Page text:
7.00pm to 8.30pm, Tuesday 15 March
This event has already taken place
Where is the best place to find living life beyond Earth? It may be that the small, ice-covered moons of Jupiter and Saturn harbor some of the most habitable real estate in our Solar System. Life loves liquid water and these moons have lots of it!
Kevin Hand will explain the science behind why we think we know these oceans exist and what we know about the conditions on these worlds. He will focus on Jupiter’s moon Europa, which is a top priority for future NASA missions. Dr. Hand will also show how the exploration of Earth’s ocean is helping to inform our understanding of the potential habitability of worlds like Europa. Dr. Hand was a scientist onboard James Cameron’s 2012 dive to the bottom of the Mariana Trench, and he was part of a 2003 IMAX expedition to hydrothermal vents in the Atlantic and Pacific oceans. He has made nine dives to the bottom of the ocean.
Dr. Kevin P. Hand is Deputy Chief Scientist for Solar System Exploration at NASA’s Jet Propulsion Laboratory in Pasadena, California. His research focuses on the origin, evolution, and distribution of life in the solar system with an emphasis on Jupiter’s moon, Europa. His work involves both theoretical and laboratory research on the physics and chemistry of icy moons in the outer solar system. His work has brought him to the Dry Valleys of Antarctica, the depths of the Earth’s oceans, and to the glaciers of Kilimanjaro. In 2011 he was selected as a National Geographic Emerging Explorer. Hand earned his PhD from Stanford University and bachelors degrees from Dartmouth College. He was born and raised in Manchester, Vermont.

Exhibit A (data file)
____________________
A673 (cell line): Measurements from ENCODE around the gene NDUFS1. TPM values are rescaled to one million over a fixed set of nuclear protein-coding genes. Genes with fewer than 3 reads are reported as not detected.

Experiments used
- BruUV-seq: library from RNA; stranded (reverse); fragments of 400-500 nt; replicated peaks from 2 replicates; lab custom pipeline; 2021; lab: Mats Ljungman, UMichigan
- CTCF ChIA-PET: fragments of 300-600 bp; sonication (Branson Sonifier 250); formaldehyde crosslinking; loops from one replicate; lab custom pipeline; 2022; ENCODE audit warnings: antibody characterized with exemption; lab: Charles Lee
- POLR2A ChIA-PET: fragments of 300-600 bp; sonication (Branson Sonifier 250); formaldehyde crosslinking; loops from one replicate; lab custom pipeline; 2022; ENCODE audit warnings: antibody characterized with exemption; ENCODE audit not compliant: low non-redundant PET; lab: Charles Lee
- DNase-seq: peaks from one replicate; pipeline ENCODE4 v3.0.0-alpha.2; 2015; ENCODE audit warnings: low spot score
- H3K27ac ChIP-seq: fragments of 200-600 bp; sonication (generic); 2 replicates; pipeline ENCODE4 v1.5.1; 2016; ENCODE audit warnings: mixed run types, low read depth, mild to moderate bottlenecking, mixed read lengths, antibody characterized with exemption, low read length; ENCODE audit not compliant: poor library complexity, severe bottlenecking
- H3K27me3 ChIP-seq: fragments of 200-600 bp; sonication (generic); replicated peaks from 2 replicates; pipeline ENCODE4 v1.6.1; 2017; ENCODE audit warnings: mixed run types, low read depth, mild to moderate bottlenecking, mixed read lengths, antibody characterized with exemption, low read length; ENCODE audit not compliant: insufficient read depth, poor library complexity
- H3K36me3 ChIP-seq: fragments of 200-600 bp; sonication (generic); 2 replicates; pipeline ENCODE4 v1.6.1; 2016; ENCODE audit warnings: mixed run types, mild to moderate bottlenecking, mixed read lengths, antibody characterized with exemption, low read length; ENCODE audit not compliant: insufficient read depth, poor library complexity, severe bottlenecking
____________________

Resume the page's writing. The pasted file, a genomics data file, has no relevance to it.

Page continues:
Helen graduated from Cambridge University in 2001 with a first in Natural Sciences (Physics), and then was awarded a PhD in experimental explosives physics at Cambridge in 2006. She currently researches the bubbles underneath breaking waves, both in the lab and at sea.
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